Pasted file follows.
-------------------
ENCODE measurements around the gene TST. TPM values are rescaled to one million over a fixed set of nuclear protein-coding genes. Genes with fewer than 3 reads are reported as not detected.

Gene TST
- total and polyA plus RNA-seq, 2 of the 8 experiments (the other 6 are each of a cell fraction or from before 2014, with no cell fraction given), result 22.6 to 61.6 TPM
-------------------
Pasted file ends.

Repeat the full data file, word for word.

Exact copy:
ENCODE measurements around the gene TST. TPM values are rescaled to one million over a fixed set of nuclear protein-coding genes. Genes with fewer than 3 reads are reported as not detected.

Gene TST
- total and polyA plus RNA-seq, 2 of the 8 experiments (the other 6 are each of a cell fraction or from before 2014, with no cell fraction given), result 22.6 to 61.6 TPM